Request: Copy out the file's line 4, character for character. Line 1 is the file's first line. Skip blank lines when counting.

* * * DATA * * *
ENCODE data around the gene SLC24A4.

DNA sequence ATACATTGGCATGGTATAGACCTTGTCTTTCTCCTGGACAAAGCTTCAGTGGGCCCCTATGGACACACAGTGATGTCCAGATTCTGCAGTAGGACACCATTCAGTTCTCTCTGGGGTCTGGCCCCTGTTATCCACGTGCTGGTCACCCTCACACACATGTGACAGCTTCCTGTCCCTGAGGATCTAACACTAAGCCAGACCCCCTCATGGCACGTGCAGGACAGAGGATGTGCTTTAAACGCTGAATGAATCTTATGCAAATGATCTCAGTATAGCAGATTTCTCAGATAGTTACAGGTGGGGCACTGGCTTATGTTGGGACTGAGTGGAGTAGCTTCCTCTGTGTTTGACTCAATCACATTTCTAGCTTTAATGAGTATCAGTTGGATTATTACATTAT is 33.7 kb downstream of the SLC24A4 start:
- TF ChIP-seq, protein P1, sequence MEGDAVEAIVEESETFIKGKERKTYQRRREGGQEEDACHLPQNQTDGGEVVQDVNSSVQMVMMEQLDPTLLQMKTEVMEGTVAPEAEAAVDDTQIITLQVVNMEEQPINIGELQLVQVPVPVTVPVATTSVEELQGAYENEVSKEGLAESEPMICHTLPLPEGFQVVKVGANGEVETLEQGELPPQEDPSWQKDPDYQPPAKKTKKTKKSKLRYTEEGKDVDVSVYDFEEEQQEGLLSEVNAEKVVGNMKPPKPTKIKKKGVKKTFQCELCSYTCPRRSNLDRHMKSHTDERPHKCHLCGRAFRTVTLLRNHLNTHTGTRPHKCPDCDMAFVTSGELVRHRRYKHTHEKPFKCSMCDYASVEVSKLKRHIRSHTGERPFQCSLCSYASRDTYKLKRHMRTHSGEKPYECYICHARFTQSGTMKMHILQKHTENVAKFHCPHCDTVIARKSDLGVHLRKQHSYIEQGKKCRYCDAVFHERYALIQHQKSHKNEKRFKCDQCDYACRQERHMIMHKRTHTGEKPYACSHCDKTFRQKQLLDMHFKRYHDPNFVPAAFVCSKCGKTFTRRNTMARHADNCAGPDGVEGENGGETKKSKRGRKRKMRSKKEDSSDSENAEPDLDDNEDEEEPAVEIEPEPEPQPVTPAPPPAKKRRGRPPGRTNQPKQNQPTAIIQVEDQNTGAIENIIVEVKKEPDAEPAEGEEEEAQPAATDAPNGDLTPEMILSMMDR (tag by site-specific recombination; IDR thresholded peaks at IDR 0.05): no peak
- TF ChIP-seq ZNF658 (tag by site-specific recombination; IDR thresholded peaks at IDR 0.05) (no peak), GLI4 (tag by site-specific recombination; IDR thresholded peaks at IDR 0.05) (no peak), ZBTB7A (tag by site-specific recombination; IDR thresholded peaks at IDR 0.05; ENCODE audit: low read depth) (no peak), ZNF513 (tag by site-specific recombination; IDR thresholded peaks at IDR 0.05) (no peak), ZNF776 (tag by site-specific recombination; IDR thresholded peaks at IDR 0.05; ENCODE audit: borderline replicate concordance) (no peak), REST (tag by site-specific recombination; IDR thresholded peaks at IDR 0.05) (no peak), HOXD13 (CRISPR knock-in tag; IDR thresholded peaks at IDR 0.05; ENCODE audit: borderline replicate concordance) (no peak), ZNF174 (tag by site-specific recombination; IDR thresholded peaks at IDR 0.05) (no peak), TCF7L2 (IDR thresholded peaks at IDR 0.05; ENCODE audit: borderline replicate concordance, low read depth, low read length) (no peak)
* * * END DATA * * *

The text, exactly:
- TF ChIP-seq ZNF658 (tag by site-specific recombination; IDR thresholded peaks at IDR 0.05) (no peak), GLI4 (tag by site-specific recombination; IDR thresholded peaks at IDR 0.05) (no peak), ZBTB7A (tag by site-specific recombination; IDR thresholded peaks at IDR 0.05; ENCODE audit: low read depth) (no peak), ZNF513 (tag by site-specific recombination; IDR thresholded peaks at IDR 0.05) (no peak), ZNF776 (tag by site-specific recombination; IDR thresholded peaks at IDR 0.05; ENCODE audit: borderline replicate concordance) (no peak), REST (tag by site-specific recombination; IDR thresholded peaks at IDR 0.05) (no peak), HOXD13 (CRISPR knock-in tag; IDR thresholded peaks at IDR 0.05; ENCODE audit: borderline replicate concordance) (no peak), ZNF174 (tag by site-specific recombination; IDR thresholded peaks at IDR 0.05) (no peak), TCF7L2 (IDR thresholded peaks at IDR 0.05; ENCODE audit: borderline replicate concordance, low read depth, low read length) (no peak)